FIFA headquarters in Zurich (Getty)

(WFI) FIFA released emails of its suspended secretary general Jerome Valcke as requested by Switzerland’s Attorney General Michael Lauber on Thursday

Lauber was reported by Reuters on Thursday to have asked FIFA to grant access to Valcke email accounts as part of its ongoing probe into corruption allegations engulfing world football’s governing body.

Reiterating comments made yesterday, spokeswoman Delia Fischer told INSIDER earlier Thursday that FIFA was “committed to collaborating with the authorities… it is an ongoing process”.

Valcke was suspended last week amid allegations of his involvement in a 2014 World Cup ticketing scam. Sepp Blatter’s right-hand man was “put on leave and released from his duties” pending an investigation by the FIFA Ethics Committee.

The allegations, which the 54-year-old strongly denies, implicated the Frenchman in a scheme to sell tickets at three times face value and take a cut of the profits.

The Swiss probe into FIFA corruption is separate from a probe by US authorities, which in May indicted 14 soccer officials and sports marketing executives on corruption charges in uncovering a $150 million bribery scandal spanning more than two decades.

The FIFA Executive Committee convenes in Zurich Thursday and Friday.

In the wake of Valcke’s suspension, acting general secretary Markus Kuttner will take on some of his duties including offering a progress report on the Qatar 2022 World Cup

An update on the US and Swiss investigations is confined to Any Other Business under ‘Sports political matters’ on the agenda.

So too are discussions on FIFA’s new reforms process that is deemed crucial to restoring credibility in the scandal-tainted football body.

Francois Carrard, head of FIFA’s Reforms Commission, will present his first report to the FIFA ExCo on the work of the 12-person panel which met for the first time earlier in September.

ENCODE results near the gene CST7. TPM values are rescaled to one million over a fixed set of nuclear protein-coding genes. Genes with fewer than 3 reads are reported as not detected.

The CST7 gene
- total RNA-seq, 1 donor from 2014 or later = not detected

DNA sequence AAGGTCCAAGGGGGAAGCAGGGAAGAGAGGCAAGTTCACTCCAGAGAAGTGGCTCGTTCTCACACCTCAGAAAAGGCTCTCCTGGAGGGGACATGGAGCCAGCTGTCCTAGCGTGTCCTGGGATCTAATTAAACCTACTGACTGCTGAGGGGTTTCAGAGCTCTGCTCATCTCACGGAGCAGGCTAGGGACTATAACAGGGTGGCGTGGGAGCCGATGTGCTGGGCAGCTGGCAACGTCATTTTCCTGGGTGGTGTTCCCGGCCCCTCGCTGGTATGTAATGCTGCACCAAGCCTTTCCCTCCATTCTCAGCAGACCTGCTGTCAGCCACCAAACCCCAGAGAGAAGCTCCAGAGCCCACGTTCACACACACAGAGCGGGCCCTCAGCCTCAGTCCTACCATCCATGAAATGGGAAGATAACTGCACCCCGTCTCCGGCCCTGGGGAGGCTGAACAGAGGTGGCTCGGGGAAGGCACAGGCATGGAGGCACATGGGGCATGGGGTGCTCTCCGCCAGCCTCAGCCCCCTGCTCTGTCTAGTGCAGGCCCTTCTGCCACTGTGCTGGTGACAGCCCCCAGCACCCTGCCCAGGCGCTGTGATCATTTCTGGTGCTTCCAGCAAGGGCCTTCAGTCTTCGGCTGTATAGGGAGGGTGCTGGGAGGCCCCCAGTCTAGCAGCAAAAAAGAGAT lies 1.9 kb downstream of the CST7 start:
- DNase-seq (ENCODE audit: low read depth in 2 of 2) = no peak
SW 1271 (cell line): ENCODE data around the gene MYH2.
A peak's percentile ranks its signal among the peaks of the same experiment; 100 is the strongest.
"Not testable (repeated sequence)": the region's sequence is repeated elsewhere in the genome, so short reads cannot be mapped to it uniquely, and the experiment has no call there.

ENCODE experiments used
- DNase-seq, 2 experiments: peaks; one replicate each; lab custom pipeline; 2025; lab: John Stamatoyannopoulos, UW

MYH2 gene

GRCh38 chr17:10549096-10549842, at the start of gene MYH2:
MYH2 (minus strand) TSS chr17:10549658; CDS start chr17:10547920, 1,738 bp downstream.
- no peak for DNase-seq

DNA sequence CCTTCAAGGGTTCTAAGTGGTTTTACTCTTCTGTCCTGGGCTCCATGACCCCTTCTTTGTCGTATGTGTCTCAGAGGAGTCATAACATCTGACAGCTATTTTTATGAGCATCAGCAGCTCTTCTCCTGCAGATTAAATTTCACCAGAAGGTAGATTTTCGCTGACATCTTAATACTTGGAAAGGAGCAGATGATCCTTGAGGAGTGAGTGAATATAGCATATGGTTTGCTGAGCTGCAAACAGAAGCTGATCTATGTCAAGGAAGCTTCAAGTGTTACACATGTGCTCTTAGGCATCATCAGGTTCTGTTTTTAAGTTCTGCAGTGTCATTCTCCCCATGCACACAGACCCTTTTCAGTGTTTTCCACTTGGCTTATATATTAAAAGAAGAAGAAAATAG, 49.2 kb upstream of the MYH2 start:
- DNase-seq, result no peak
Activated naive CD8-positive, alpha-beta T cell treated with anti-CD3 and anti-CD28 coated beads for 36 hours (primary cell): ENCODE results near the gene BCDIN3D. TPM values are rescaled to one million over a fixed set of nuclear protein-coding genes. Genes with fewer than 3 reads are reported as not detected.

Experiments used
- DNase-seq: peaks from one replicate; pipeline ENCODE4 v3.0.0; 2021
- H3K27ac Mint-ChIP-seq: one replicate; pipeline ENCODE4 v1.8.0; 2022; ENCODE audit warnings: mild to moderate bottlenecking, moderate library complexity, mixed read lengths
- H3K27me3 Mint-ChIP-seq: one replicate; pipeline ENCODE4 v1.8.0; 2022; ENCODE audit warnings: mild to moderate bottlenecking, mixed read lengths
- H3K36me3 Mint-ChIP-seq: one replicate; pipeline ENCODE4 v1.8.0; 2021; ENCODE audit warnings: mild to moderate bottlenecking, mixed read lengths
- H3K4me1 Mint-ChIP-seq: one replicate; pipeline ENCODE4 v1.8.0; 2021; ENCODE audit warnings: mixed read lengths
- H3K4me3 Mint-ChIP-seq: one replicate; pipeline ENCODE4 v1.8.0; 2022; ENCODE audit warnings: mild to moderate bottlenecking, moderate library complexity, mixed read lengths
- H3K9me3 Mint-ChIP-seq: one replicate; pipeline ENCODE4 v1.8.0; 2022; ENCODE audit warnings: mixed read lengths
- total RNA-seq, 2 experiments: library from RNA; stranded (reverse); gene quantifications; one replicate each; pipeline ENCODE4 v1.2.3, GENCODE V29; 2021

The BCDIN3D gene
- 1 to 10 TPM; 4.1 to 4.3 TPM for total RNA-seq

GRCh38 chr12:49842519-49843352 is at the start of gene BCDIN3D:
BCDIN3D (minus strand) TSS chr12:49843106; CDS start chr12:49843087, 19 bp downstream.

Possible changes proposed include term limits on senior officials, restructuring the 27-member executive committee, reducing the executive board’s influence on decision-making and publishing payments made to FIFA officials to increase transparency. The next reform committee meeting is scheduled for October 16-18.

The final item on the agenda concerns the decision and date of the next FIFA ExCo. It was slated to take place in Japan, host of the Club World Cup, in December.

But with Blatter a likely target in the US Department of Justice’s investigation into FIFA, it’s clear his US lawyers are advising him not to travel to any countries with a US extradition treaty, like Japan.

The 79-year-old has only travelled to Russia for the World Cup qualifying draw in July since the group of 14 FIFA and marketing officials were indicted in May.

Switzerland on Wednesday approved the extradition to the USA of former president of the Venezuelan FA Rafael Esquivel, one of the seven football officials arrested in Zurich in May. He is charged with taking millions of dollars in bribes linked to the sale of Copa America marketing rights.

By INSIDER editor Mark Bisson

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